At the beginning of January, Gcore faced an incident involving several L3/L4 DDoS attacks with a peak volume of 650 Gbps. Attackers exploited over 2000 servers belonging to one of the top three cloud providers worldwide and targeted a client who was using a free CDN plan. However, due to Gcore’s distribution of infrastructure and a large number of peering partners, the attacks were mitigated, and the client’s web application remained available.
Why was mitigating these attacks so significant?
1. These attacks were significant because they exceeded the average bandwidth of similar attacks by 60×. The performed attacks relate to volume-based attacks targeted to saturate the attacked application’s bandwidth in order to overflow it. Measuring total volume (bps)—rather than the number of requests—is the way these attacks are usually tabulated.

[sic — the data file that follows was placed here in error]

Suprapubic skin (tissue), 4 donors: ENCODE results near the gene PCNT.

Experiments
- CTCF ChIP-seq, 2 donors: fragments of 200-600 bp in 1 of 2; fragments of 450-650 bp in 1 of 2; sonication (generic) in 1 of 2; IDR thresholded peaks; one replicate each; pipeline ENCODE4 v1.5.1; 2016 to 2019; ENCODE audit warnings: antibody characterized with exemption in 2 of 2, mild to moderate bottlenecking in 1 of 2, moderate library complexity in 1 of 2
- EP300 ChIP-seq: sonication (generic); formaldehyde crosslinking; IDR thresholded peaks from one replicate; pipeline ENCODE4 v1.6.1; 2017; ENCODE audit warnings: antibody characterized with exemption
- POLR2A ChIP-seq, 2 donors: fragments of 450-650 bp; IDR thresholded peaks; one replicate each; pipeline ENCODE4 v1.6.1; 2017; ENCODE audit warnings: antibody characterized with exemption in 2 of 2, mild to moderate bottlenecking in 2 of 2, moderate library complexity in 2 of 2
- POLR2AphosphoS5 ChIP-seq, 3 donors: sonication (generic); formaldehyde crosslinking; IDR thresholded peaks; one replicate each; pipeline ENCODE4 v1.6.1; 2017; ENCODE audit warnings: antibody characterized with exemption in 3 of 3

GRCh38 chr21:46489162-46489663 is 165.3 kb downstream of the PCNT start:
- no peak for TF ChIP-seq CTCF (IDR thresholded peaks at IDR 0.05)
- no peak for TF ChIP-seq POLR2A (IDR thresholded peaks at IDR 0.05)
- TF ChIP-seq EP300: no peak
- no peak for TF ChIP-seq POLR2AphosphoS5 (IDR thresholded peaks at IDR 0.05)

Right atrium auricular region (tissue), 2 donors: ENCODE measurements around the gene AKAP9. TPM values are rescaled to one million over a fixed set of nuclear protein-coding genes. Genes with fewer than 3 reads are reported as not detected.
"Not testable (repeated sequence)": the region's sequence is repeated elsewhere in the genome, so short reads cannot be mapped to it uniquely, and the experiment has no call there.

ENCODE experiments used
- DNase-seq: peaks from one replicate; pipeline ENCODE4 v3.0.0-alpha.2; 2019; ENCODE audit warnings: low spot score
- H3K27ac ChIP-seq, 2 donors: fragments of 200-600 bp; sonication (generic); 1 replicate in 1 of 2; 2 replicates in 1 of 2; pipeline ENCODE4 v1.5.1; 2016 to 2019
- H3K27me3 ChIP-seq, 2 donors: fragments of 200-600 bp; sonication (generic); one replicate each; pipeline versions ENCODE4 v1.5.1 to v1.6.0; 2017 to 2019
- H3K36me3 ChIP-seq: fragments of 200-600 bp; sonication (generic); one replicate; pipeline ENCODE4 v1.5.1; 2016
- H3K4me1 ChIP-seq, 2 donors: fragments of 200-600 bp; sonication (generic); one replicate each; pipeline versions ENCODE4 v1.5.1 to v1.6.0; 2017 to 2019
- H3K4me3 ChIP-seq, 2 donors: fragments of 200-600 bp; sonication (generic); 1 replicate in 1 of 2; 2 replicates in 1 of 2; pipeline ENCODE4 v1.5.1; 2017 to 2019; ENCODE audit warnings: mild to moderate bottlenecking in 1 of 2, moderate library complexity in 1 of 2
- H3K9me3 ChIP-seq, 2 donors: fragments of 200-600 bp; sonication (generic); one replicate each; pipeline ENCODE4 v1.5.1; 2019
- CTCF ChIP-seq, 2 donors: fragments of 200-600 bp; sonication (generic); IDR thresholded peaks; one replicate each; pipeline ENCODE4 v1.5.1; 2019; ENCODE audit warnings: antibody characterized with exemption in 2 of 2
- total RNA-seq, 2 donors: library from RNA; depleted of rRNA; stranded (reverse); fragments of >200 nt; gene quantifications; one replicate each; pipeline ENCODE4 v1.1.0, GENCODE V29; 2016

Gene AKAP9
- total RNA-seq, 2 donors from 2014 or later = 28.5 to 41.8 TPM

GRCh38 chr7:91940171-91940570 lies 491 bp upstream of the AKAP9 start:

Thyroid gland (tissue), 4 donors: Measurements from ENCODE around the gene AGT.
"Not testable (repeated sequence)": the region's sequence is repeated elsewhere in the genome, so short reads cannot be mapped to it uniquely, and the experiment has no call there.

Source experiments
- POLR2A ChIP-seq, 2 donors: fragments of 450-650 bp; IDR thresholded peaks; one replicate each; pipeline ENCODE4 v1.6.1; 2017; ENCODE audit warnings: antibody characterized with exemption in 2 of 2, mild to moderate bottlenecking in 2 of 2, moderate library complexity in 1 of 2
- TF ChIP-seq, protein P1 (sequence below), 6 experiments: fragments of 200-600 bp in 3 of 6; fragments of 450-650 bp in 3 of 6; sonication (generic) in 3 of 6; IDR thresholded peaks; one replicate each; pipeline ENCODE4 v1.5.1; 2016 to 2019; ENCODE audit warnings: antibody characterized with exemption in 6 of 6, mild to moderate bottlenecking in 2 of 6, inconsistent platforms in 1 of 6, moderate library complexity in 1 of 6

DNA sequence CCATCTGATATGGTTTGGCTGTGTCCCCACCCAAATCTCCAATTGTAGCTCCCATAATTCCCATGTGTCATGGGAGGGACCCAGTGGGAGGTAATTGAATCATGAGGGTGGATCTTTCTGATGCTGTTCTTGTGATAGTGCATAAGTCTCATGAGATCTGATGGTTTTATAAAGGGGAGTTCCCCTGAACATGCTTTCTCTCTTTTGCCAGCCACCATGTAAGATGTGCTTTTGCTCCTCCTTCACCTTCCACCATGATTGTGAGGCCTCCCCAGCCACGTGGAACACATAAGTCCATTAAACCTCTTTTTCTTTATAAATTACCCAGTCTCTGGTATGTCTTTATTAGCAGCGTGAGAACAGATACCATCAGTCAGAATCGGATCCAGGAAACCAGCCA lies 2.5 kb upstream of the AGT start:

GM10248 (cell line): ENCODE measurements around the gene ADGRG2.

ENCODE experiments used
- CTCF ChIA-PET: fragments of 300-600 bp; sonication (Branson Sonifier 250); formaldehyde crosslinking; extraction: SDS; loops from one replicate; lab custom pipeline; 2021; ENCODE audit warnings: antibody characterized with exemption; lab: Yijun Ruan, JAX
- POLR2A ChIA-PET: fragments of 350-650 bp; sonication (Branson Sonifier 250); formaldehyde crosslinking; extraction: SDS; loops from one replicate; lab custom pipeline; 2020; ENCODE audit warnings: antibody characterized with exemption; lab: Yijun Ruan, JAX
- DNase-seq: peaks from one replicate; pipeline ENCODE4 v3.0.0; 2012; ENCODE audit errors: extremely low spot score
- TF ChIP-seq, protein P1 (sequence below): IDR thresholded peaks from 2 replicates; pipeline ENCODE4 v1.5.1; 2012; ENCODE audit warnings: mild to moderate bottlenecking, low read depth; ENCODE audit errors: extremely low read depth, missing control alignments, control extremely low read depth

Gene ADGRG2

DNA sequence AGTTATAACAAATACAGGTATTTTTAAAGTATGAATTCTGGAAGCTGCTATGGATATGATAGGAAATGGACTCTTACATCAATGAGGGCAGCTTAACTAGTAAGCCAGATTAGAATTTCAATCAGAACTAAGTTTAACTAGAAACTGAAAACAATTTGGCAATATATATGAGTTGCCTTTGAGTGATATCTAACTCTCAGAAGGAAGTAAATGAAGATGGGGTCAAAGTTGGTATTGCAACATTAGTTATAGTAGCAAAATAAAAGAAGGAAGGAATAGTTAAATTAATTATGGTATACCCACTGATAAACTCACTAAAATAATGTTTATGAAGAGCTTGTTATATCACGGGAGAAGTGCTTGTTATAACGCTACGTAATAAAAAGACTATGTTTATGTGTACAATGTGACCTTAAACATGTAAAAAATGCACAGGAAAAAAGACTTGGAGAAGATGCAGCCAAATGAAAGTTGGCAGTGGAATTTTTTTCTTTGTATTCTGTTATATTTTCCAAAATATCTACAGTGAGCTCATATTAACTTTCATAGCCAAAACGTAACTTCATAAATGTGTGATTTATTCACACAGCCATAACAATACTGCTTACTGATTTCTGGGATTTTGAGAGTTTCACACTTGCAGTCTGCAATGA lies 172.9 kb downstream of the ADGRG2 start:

The average bandwidth of this attack type is generally in the tens of Gbps (about 10 Gbps). Therefore, the specified attacks (at 650 Gbps) exceeded the average value by 60 times. Attacks of this volume are rare and are of particular interest to security experts.
Additionally, this value (650 Gbps) is comparable to the record DDoS attack on the largest Minecraft server (2.4 Tbps), only one-fourth as massive.
2. The client being attacked was using a CDN plan without additional DDoS protection. When clients use Gcore’s CDN (as part of the Edge Network), the malicious traffic of the L3/L4 attacks directly affects only its infrastructure (it serves as a filter), not the targeted clients’ servers. The negative impact falls on the capacity and connectivity of the infrastructure When a CDN is powerful enough, it can protect clients against L3/L4 attacks—even when accessed using a free plan.
images from Hacker News